Perhaps the Davis Enterprise on Sunday buried their lead – leading with tier praise for the city council which by a narrow 3-2 vote, placed “the Davis and UC Davis fire departments under the joint command of a single chief” which they argue “pointed the city toward a more efficient delivery of public safety services and, perhaps, took steps toward getting the city’s financial affairs in order.”
However, perhaps the most crucial aspect of the piece was that they called out those who pushed back against the agreement – naming the union, two councilmembers, and a letter from elected officials as part of that push back.
“Naturally and lamentably, there has been pushback,” they write. “The union, already at odds with the city over its contract and citywide staffing protocols, and worried about being shut out of those division chief positions, was dead-set against the agreement.”
Meanwhile, they add, “Mayor Pro Tem Dan Wolk, who voted to move forward with the agreement in October, changed his mind and joined Councilman Lucas Frerichs as a nay vote on Tuesday.”
Most critically they write, “Most troubling, a group of Davis-linked political figures — state Sen. Lois Wolk, Assemblywoman Mariko Yamada, Yolo County Supervisors Jim Provenza and Don Saylor, and former Assemblywoman and Supervisor Helen Thomson — wrote a letter to urge the council to reconsider sharing management of fire services with the university.”
As we have noted, that is not even the half of that as they wrote the letter without so much as meeting with the city or university to understand the specifics. And the opposition held even after the council took steps to address some of the more realistic and critical concerns.
The paper would also praise the council majority on this issue noting that “Fortunately, the council majority — Mayor Joe Krovoza and Council members Brett Lee and Rochelle Swanson — put the needs of their constituents first.”
They argue, “This agreement is that rarest of political commodities: a win-win deal for both sides that manages to improve services and lower costs. If only all our crises could end so happily.”
The two entities – Davis and UC Davis “have worked toward cooperation on fire services since 1993, most notably by dropping the boundary between the two jurisdictions earlier this year, allowing crews from the closest station available to respond to a call.”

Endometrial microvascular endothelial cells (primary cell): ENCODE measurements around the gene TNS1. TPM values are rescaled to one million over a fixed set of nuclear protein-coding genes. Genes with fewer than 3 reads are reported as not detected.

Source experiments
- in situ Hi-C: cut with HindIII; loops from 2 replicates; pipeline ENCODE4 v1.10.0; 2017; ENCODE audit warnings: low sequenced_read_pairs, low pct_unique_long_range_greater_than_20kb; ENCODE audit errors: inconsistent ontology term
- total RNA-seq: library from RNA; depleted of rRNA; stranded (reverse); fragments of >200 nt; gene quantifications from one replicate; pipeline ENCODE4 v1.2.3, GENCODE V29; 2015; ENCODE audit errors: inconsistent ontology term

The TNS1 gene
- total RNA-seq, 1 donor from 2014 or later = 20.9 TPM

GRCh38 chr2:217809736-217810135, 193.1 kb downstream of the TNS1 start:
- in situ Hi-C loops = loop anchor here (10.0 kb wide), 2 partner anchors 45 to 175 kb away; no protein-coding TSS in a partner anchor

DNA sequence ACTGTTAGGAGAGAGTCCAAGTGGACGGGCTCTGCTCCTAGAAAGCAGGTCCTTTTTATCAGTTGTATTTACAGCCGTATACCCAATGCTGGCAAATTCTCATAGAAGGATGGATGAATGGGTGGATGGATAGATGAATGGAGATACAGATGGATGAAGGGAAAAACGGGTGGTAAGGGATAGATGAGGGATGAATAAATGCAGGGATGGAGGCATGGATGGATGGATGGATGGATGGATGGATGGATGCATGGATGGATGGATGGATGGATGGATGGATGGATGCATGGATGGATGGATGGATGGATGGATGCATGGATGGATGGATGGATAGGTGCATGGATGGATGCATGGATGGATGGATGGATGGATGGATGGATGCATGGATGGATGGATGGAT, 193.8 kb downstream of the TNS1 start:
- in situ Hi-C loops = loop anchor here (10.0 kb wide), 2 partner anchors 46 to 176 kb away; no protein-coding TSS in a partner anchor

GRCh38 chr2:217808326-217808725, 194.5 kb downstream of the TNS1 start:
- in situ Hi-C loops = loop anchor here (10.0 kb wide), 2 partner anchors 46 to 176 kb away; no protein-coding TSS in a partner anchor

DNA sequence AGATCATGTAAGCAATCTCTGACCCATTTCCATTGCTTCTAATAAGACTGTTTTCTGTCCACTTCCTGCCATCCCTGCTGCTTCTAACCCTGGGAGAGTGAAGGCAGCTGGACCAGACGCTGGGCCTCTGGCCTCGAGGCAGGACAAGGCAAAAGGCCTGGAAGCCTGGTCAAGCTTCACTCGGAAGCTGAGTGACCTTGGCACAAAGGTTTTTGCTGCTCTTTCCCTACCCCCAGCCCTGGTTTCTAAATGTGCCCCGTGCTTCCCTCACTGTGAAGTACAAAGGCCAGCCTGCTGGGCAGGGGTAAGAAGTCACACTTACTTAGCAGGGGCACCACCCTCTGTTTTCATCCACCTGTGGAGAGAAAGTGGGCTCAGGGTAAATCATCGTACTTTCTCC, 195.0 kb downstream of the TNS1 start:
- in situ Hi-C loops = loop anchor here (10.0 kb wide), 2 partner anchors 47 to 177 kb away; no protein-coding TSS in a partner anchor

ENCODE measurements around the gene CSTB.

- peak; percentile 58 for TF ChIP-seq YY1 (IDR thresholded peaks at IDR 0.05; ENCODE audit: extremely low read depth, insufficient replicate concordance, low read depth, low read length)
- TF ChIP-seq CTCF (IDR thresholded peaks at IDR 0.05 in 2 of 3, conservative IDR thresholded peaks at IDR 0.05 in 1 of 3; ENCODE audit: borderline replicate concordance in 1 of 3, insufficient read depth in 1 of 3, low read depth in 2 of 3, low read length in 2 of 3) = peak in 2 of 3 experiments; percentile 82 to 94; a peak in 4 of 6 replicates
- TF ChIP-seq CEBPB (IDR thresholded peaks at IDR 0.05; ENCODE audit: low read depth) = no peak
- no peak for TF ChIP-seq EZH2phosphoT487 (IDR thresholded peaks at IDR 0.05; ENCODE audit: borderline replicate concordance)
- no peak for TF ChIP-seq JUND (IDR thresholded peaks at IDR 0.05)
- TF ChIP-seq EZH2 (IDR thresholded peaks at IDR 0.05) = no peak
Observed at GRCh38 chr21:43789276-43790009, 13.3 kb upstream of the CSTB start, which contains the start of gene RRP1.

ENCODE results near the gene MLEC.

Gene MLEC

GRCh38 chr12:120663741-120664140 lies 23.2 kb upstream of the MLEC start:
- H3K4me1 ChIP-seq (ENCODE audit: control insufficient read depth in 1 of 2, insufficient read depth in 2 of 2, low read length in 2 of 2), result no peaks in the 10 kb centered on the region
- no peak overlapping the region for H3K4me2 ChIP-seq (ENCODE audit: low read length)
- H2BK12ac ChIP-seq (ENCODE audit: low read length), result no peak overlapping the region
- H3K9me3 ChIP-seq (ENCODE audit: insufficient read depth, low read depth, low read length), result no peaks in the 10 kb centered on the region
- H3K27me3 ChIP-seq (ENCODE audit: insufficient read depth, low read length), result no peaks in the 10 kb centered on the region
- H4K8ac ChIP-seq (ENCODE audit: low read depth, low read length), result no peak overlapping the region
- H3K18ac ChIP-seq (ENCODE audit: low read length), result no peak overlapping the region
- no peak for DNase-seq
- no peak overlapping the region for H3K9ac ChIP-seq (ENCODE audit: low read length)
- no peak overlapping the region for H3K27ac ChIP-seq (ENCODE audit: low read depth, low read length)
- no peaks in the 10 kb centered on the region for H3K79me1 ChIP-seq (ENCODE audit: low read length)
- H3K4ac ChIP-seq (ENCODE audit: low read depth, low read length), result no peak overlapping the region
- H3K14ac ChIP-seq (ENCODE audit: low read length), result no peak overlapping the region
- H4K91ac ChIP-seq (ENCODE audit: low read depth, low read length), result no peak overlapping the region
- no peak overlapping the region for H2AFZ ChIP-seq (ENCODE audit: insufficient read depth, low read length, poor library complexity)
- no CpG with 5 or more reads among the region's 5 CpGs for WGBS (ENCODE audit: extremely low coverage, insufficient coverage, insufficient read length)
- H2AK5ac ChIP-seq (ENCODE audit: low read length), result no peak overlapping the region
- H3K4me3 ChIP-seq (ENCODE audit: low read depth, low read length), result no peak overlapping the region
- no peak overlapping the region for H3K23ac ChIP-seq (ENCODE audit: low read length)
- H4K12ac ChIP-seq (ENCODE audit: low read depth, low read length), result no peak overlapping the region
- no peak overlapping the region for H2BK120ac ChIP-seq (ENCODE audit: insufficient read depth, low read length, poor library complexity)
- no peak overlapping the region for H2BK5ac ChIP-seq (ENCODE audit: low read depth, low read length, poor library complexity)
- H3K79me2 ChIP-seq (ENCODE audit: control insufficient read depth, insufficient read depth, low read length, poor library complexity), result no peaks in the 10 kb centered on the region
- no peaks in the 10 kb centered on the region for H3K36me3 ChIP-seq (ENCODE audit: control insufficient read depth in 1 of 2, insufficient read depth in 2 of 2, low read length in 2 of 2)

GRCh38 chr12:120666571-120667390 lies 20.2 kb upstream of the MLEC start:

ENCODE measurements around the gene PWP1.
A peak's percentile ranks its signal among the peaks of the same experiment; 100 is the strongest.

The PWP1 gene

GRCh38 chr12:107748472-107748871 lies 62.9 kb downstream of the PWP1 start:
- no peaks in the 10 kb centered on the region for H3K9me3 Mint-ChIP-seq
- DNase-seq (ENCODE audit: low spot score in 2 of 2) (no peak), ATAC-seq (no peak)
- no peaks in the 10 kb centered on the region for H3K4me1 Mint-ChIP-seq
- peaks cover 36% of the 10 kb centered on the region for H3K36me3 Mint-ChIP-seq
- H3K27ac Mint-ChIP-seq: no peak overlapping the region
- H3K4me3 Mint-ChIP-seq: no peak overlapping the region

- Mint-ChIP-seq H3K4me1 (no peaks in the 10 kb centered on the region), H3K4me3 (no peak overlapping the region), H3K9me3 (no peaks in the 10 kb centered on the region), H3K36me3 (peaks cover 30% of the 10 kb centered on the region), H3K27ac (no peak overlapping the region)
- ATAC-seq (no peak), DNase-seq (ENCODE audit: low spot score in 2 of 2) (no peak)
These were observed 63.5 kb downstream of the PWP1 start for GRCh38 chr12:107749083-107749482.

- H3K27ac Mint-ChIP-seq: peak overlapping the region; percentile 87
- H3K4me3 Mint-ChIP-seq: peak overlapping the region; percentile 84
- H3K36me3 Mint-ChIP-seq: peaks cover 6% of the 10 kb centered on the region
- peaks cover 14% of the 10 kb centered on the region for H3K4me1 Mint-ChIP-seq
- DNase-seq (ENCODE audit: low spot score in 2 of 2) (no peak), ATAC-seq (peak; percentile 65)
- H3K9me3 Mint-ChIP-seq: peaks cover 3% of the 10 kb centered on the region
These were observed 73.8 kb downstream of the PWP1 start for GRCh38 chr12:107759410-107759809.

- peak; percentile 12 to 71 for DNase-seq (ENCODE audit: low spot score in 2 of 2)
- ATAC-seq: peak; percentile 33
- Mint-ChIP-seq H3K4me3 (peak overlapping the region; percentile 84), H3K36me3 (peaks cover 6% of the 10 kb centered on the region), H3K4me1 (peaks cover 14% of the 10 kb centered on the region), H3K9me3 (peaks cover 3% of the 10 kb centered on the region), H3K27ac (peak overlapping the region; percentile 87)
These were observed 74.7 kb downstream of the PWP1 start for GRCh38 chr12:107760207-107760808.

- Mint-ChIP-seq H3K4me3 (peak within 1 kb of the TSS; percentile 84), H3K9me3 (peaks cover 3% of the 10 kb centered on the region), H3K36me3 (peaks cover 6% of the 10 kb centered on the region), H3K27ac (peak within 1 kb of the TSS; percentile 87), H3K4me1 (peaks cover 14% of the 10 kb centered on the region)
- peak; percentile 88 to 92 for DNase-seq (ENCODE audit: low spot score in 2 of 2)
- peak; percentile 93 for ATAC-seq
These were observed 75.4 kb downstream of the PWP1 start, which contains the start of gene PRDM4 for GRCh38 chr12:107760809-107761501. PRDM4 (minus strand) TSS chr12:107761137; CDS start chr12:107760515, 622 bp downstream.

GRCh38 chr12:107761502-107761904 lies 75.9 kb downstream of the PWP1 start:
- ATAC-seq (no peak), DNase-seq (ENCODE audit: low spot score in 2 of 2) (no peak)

“Last week’s move, though maintaining each department’s autonomy, will enable them to coordinate training and operations, making the public and the firefighters themselves safer,” the paper writes.
As the paper notes, “UCD Fire Chief Nate Trauernicht will oversee both both departments, and report to Davis City Manager Steve Pinkerton and John Meyer, UCD vice chancellor of administrative and resource management, each of whom will retain administrative authority over their respective fire departments.”
This was of course part of the pushback, with the union and even elected officials who know better arguing that this agreement was tantamount to a takeover of the department by the unelected UC Board of Regents.
On the contrary, the deal specifically safeguards not only autonomy but accountability.
Much has been made of the fiscal implications. The reason the savings are modest are that the departments are hiring additional managers – deputies chiefs to insure the smooth and efficient running of the department. Moreover, the discrepancy in compensation between Davis and UC Davis has precluded a full merger.
Still as the Enterprise points out, “UCD expects to save $7,500 annually. Pinkerton believes the move will save the city $88,000 a year, and up to $230,000 if the three new division chiefs can be shifted onto UCD’s compensation package.”
They add, “Facing a long-term financial crunch and unable to get the firefighters’ union to agree to the kinds of concessions other city employees have negotiated, the city needs to get the most bang for its buck wherever possible.”
This should have been a no-brainer and a win-win for both sides, but firefighters threatened with losing their influence fought this move every step of the way. Sadly a number of Davis’ most esteemed elected officials jumped on board.
—David M. Greenwald reporting